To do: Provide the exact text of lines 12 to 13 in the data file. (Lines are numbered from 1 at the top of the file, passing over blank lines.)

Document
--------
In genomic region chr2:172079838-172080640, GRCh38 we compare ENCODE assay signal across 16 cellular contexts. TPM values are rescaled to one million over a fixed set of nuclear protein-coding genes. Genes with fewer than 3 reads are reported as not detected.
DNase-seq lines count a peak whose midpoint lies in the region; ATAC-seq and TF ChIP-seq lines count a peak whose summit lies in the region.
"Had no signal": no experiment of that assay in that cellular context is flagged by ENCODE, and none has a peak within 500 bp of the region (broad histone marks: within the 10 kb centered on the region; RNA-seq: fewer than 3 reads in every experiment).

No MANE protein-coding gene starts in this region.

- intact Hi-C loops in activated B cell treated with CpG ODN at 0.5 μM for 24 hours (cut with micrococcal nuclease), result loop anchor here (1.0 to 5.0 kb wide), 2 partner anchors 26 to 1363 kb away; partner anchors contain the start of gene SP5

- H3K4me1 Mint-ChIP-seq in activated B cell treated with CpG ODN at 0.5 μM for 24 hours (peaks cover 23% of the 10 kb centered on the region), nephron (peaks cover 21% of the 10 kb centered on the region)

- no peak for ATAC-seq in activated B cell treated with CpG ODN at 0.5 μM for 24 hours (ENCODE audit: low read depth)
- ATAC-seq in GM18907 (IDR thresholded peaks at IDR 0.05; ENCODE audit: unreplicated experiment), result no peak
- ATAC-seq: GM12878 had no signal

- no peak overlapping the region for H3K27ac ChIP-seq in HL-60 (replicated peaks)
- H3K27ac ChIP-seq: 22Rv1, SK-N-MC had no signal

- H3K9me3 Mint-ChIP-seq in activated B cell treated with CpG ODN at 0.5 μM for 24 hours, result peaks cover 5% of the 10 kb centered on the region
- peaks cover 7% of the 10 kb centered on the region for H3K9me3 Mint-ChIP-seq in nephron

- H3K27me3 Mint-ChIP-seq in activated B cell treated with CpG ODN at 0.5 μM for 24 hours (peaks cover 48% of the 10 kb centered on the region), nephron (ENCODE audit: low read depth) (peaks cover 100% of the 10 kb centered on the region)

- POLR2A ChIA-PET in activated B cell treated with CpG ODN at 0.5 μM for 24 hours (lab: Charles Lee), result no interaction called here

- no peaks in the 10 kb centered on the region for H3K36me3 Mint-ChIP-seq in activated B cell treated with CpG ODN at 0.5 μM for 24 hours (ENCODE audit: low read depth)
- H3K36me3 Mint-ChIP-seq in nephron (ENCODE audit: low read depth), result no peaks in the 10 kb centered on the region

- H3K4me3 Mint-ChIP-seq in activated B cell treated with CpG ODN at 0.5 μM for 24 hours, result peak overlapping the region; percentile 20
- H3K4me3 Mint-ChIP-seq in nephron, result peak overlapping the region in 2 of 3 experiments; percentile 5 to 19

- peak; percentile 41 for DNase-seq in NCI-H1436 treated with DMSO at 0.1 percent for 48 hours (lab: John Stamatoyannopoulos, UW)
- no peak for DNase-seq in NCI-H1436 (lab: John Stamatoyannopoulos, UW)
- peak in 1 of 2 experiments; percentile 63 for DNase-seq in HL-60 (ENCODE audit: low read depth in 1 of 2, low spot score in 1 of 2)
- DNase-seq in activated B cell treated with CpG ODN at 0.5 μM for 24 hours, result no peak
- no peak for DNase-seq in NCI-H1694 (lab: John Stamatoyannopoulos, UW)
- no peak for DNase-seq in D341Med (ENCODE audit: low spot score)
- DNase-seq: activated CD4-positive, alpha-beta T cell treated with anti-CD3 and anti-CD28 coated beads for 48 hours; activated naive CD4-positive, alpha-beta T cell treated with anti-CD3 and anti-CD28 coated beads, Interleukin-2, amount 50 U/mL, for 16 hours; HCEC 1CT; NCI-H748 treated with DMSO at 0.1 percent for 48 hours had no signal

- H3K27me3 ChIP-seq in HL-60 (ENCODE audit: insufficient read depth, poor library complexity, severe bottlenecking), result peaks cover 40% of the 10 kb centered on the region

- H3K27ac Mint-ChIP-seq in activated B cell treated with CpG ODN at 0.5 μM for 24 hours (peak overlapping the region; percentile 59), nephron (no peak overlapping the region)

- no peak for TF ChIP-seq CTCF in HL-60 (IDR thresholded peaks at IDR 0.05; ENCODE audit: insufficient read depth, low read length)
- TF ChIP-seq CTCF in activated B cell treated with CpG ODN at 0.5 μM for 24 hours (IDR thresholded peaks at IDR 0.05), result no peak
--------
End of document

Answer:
- H3K9me3 Mint-ChIP-seq in activated B cell treated with CpG ODN at 0.5 μM for 24 hours, result peaks cover 5% of the 10 kb centered on the region
- peaks cover 7% of the 10 kb centered on the region for H3K9me3 Mint-ChIP-seq in nephron